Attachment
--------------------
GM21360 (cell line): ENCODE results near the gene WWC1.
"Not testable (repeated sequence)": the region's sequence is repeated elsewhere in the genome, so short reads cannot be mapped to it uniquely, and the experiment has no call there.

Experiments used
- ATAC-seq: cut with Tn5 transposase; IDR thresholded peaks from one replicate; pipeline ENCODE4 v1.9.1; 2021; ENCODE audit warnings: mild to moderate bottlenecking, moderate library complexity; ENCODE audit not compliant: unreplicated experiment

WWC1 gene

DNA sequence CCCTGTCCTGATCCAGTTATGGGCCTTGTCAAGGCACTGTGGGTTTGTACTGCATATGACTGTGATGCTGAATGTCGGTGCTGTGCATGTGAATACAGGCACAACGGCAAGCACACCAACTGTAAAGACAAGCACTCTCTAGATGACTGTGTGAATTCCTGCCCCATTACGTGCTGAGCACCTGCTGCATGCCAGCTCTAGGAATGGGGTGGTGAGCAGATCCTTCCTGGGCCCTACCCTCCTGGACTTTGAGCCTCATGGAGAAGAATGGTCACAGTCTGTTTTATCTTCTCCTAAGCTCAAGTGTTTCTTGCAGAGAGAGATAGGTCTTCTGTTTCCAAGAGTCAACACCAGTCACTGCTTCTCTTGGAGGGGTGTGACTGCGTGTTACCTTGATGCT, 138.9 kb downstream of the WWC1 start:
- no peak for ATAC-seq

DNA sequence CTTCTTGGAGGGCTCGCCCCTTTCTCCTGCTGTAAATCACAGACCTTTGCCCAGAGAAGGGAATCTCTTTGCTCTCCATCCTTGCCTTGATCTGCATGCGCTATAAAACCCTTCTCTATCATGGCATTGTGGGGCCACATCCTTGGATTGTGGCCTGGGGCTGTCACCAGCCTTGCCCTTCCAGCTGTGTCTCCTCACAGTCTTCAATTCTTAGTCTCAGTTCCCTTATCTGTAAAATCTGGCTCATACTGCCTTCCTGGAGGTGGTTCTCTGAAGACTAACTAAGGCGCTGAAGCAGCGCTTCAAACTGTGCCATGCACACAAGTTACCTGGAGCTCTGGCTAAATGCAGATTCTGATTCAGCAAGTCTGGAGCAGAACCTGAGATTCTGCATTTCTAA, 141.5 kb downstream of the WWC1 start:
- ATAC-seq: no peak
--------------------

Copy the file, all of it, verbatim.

GM21360 (cell line): ENCODE results near the gene WWC1.
"Not testable (repeated sequence)": the region's sequence is repeated elsewhere in the genome, so short reads cannot be mapped to it uniquely, and the experiment has no call there.

Experiments used
- ATAC-seq: cut with Tn5 transposase; IDR thresholded peaks from one replicate; pipeline ENCODE4 v1.9.1; 2021; ENCODE audit warnings: mild to moderate bottlenecking, moderate library complexity; ENCODE audit not compliant: unreplicated experiment

WWC1 gene

DNA sequence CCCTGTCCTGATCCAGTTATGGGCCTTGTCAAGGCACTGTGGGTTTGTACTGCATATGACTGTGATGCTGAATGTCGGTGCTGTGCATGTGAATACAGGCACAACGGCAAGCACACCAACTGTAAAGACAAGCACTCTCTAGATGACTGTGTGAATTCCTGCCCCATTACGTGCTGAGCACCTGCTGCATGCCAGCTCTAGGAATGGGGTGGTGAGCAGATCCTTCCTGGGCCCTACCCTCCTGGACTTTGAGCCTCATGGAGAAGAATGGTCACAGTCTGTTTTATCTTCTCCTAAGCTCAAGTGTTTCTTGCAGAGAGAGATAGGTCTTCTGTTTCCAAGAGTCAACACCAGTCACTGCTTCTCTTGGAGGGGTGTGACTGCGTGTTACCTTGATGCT, 138.9 kb downstream of the WWC1 start:
- no peak for ATAC-seq

DNA sequence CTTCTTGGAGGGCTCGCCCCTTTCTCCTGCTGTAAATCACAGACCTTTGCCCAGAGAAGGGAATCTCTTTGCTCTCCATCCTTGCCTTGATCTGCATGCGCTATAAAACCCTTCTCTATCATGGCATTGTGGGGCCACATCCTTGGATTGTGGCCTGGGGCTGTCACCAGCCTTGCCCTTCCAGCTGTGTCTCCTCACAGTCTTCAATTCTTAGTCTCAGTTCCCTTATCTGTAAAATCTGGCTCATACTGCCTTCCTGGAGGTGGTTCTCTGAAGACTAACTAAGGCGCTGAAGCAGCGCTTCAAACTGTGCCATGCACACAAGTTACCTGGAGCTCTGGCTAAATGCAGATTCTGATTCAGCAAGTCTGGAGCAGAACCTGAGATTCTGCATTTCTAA, 141.5 kb downstream of the WWC1 start:
- ATAC-seq: no peak